24    Aug 20106 comments

New Mexico: Digitizing historic newspapers

Where can you read about your ancestors' births, marriages and deaths?

If you are lucky, these lifecycle events will be documented in the newspapers where your family lived. The pages also allow us to glimpse how people lived, what they bought, what they ate, their social activities and more through advertisements and local event coverage.

If your family lived in New Mexico, you may find information dating back to 1860, as the University of New Mexico Libraries has just received a major grant to digitize the state's old newspapers (1860-1922).

The $350,000 grant from the National Endowment for the Humanities will preserve some 100,000 newspaper pages, some of which are 150 years old, reported the UNM Daily Lobo.

Michael Kelly is the director of the Center of Southwest Research.

“Since UNM Libraries hold the largest col­lec­tion of New Mex­ico news­pa­pers on micro­film, we want to take the ini­tia­tive and make these and other unique resources freely avail­able to every­one in New Mexico,” Kelly said.

The digitized publications will also be accessible via the Library of Congress' online "Chronicling America" database, as well as a New Mexico online database.

For researchers attempting to track early settlers to New Mexico, or historical events, online access will make the process much easier.

“Before, you had to go get the box of materials, go through the box folder by folder, scan what you wanted,” Kelly said.

“Before, scholarship was much more linear. Now there is so much more (online), and you have a chance to compare and contrast.”

According to the story, UNM has been collecting and microfilming state newspapers for years and Kelly estimates there are now 500 microfilm reels each with about 1,000 pages.

The database will also include music, videos, photographs and posters, and make it easier for researchers to use the material for their own projects. Parameters will include searching for a person, place or event.

Unfortunately, Spanish-language papers cannot yet be digitized because of computer software constraints, but Kelly hopes the problems will be fixed by the time the center reapplies for the grant in 2012.

Are your families from New Mexico? What research have you done? Have you accessed the UNM microfilmed newspapers?

Search for your ancestors:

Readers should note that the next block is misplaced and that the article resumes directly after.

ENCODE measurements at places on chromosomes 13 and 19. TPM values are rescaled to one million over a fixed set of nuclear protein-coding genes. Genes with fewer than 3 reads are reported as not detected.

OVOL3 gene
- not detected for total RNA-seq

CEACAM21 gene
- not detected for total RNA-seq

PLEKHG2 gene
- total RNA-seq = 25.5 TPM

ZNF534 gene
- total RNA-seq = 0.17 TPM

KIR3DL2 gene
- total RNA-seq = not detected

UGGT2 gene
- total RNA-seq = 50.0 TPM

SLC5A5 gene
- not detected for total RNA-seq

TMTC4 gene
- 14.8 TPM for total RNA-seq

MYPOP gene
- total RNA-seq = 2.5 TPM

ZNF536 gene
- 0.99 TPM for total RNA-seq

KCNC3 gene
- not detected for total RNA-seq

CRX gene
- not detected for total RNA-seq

Comments (6) Trackbacks (1)
  1. I have had no luck getting a record of a marriage 100+ years ago in New Mexico. The Family History Library says the films are restricted, though I am not sure why. On a business trip, I drove to the rural courthouse, only to find it gutted and under renovation. Newspapers are all I have so far. I will check out this collection and keep updated on it. Thank you for sharing this information.
  2. This is interesting. I will check up on this at the NM State Library in Santa Fe in the coming weeks.

    Peace,
    "Guided by the Ancestors"
  3. I am searching for a James Marshall born January 26, 1928 died March 16, 1993. I believe it is in Arlington New Mexico is where he has died. My oldest niece is related to him. His ssn is 498-34-9734 incase you might need it to help out on the search.
  4. Hi, Kimberly

    We do not do private research, so I'm afraid I cannot assist you privately. However, one very helpful start for you is the MyHeritage.com search engine which will check some 1,500 genealogy databases for you, if you enter the name James Marshall. Other resources are free databases available in US public libraries. The Social Security Death Index is a start, as are the Federal Census records. Please let me know what you have already searched so I can point you in the right direction.
    Best wishes
    Schelly
  5. Hi Kimberly,
    I have a paid membership to ancestry.com. I looked through the social security death records and found the person with that social security number. The name is James M. Smith, he was born January 26, 1928, and passed away March 16, 1993. His last residence was Farmington, San Juan County, New Mexico. Looks like he got his social security number from the state of Missouri before 1951. Merry Christmas. you can email me at johnpozega at gmail.com if you need more info
  6. Newspapers can provide a significant amount of genealogical information. You can find so much more than birth announcements, marriage announcements and obituaries. See what can be found in newspapers at Newspapers and Genealogy .

    Regards, Jim

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